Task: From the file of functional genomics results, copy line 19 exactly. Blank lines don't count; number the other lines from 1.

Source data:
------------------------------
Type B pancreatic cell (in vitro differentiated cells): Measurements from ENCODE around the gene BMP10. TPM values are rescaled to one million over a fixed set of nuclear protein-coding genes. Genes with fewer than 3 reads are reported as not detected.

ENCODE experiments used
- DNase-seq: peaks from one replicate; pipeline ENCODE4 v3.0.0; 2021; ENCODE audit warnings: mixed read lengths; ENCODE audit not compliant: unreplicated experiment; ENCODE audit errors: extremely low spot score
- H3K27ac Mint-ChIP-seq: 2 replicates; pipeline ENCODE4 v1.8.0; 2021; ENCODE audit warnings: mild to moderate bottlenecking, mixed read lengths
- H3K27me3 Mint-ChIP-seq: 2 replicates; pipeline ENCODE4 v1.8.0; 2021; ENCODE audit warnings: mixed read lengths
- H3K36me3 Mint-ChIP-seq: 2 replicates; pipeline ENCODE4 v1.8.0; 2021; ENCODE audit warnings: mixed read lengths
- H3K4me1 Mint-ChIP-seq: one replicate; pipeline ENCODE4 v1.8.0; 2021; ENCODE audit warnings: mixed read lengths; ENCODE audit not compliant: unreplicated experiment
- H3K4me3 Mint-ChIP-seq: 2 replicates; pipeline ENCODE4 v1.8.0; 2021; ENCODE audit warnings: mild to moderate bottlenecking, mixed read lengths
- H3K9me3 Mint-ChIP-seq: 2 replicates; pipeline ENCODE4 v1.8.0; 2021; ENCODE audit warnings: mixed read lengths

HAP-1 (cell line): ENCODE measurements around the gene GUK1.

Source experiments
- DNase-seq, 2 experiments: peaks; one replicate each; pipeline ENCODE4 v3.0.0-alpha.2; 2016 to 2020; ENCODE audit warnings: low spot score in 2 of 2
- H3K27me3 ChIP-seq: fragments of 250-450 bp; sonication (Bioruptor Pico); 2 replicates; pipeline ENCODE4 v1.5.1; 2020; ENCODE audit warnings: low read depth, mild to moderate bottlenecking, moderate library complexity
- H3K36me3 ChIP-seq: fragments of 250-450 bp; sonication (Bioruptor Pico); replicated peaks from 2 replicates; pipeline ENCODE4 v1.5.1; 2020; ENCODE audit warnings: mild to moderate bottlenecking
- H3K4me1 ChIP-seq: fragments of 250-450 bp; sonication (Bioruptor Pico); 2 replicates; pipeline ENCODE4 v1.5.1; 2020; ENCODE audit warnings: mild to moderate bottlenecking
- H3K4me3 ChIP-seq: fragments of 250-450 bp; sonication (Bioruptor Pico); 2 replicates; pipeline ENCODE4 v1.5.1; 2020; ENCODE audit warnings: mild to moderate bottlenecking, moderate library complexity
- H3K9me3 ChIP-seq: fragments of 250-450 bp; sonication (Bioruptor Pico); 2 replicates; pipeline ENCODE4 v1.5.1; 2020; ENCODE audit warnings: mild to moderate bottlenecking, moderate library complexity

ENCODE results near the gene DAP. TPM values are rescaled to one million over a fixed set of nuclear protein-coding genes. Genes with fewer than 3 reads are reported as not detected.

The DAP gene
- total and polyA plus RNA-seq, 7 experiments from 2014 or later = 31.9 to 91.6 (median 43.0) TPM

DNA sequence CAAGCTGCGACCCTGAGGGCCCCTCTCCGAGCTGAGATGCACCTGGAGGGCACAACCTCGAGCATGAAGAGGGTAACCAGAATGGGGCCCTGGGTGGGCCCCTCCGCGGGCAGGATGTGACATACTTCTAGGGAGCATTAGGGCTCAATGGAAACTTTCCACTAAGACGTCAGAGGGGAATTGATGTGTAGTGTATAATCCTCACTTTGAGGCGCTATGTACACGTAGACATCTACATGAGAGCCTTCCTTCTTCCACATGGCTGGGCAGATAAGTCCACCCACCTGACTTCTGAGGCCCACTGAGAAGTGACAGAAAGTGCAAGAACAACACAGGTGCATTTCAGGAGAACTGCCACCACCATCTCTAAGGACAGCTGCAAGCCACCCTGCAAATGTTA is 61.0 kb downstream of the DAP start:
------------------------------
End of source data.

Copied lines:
The DAP gene